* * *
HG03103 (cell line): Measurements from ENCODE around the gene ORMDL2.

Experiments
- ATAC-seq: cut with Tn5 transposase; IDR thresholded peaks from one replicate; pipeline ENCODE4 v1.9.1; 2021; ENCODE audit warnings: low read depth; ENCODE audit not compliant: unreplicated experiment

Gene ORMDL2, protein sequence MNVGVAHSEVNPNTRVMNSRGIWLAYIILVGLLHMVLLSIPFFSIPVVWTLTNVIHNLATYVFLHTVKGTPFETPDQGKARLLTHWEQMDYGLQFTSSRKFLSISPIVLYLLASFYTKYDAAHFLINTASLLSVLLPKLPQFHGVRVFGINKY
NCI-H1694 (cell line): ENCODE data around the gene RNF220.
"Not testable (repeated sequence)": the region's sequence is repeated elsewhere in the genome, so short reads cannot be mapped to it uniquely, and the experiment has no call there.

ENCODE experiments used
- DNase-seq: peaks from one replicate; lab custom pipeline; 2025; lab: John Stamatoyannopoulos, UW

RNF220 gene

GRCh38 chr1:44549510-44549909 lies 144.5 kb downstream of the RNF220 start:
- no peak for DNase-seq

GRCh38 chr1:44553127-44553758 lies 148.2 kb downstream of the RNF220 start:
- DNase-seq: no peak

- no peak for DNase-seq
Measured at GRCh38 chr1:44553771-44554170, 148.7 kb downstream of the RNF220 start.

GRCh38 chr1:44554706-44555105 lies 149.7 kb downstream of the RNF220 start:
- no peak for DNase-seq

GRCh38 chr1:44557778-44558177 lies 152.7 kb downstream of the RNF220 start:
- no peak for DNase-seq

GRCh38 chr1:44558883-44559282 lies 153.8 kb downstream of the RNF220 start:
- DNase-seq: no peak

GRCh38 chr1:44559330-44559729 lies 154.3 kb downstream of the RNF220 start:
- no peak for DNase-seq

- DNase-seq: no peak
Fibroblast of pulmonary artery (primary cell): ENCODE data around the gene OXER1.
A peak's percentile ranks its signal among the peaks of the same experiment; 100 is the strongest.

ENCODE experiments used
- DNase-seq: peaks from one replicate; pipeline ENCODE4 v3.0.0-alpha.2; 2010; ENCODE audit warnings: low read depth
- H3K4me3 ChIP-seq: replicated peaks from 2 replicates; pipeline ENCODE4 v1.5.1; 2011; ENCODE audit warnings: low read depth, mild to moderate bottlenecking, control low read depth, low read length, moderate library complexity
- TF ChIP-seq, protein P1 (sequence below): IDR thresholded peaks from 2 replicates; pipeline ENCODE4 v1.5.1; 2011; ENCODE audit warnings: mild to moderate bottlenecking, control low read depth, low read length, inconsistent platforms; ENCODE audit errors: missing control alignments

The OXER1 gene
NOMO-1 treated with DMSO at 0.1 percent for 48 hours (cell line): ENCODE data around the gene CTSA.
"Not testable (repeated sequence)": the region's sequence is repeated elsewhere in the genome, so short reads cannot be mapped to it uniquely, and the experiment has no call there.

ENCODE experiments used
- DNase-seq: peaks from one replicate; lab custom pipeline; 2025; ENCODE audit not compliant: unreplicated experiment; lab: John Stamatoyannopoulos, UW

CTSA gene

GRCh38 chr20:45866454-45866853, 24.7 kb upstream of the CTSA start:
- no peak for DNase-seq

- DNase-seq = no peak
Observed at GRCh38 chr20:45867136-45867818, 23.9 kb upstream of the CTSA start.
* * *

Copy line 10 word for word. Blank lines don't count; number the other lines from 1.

GRCh38 chr1:44549510-44549909 lies 144.5 kb downstream of the RNF220 start: